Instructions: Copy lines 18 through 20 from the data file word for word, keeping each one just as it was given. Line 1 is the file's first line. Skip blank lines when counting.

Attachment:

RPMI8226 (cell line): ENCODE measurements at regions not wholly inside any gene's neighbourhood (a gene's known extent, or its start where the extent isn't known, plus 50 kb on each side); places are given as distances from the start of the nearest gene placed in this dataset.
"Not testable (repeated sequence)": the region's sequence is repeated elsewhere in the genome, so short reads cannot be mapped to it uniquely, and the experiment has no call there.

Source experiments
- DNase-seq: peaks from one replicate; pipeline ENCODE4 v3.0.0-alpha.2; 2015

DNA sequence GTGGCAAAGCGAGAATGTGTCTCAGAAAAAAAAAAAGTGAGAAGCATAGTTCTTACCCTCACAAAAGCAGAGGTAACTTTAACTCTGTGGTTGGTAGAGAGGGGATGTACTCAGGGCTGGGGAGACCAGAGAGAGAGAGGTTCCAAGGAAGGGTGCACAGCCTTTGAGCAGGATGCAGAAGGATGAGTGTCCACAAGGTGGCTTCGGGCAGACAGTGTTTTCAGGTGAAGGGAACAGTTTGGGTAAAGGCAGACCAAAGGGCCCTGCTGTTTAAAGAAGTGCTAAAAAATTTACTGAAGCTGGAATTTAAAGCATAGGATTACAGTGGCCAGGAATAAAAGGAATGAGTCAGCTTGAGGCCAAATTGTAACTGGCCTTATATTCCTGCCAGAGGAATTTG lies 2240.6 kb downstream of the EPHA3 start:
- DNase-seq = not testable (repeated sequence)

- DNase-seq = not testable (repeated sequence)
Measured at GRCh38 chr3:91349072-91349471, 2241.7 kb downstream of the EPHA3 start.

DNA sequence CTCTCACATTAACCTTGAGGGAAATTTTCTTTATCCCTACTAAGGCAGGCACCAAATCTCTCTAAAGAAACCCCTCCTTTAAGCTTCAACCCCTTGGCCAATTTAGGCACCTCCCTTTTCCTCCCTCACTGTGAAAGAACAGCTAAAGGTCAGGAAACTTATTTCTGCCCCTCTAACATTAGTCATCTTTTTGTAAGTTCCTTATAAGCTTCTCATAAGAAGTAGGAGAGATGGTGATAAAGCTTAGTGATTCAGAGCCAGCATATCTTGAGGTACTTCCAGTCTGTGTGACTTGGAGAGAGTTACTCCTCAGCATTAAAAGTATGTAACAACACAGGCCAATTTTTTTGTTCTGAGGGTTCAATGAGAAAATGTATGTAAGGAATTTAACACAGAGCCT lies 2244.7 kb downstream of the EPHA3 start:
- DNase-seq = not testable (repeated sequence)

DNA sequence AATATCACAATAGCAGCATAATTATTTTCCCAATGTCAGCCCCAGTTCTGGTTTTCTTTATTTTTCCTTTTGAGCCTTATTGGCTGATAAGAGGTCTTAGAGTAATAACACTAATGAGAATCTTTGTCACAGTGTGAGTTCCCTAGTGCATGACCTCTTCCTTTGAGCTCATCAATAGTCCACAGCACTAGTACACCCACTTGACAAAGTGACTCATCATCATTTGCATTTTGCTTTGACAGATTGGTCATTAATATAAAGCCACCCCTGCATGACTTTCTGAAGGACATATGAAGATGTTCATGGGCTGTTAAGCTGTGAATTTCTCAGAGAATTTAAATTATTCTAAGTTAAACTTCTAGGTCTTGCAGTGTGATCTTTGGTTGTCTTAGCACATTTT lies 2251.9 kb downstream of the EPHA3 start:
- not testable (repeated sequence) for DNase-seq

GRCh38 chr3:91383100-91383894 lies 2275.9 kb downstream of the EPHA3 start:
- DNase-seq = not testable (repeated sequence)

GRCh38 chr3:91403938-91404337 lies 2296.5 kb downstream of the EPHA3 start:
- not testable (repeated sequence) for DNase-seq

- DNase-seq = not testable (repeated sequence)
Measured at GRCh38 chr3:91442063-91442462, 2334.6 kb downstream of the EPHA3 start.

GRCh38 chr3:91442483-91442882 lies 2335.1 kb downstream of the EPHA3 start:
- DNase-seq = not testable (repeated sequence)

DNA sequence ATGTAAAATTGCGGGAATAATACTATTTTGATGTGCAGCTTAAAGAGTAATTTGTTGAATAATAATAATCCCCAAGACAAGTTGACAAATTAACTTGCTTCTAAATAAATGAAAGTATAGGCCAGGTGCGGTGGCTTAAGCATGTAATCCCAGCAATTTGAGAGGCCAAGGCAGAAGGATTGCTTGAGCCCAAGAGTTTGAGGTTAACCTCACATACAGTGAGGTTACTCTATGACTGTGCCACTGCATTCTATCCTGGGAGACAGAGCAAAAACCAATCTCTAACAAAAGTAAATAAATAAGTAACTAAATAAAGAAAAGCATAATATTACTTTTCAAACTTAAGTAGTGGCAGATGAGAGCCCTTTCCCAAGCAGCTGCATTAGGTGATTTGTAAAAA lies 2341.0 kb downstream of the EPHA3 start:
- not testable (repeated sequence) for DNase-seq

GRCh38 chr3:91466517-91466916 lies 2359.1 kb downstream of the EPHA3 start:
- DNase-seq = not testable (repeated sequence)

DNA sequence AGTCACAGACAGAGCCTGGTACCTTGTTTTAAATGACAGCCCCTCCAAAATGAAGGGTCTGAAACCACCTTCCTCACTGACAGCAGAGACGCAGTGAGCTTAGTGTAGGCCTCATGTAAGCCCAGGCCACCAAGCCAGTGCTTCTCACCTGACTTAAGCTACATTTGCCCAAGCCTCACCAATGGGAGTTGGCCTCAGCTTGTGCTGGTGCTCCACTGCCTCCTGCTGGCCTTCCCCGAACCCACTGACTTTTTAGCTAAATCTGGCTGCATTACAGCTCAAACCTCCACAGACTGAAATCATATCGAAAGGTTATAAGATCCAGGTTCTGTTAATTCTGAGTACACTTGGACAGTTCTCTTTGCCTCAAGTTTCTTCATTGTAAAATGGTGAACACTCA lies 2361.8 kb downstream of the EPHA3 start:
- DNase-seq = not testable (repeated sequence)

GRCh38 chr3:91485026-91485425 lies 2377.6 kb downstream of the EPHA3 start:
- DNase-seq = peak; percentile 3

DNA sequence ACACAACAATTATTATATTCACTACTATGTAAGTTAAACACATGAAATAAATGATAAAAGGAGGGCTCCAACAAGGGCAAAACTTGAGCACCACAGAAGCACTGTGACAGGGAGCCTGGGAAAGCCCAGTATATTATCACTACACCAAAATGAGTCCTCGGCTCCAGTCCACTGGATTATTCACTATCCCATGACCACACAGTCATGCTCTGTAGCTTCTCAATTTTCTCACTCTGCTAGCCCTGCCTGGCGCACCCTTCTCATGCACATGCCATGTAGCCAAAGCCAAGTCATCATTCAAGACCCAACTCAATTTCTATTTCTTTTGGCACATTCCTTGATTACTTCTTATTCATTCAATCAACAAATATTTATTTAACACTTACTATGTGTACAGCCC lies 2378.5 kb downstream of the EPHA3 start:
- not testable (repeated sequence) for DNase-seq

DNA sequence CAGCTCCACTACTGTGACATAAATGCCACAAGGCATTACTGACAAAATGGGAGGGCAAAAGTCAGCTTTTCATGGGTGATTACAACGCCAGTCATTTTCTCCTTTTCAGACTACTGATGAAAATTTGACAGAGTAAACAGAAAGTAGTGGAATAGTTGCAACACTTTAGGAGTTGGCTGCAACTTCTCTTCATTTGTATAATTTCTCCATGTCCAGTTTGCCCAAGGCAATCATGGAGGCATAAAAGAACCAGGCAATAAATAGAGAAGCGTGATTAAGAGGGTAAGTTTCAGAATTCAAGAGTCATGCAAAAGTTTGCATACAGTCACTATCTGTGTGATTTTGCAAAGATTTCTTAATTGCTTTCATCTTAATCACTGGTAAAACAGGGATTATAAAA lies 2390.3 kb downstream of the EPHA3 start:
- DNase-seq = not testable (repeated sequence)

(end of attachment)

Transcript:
Measured at GRCh38 chr3:91442063-91442462, 2334.6 kb downstream of the EPHA3 start.

GRCh38 chr3:91442483-91442882 lies 2335.1 kb downstream of the EPHA3 start:
- DNase-seq = not testable (repeated sequence)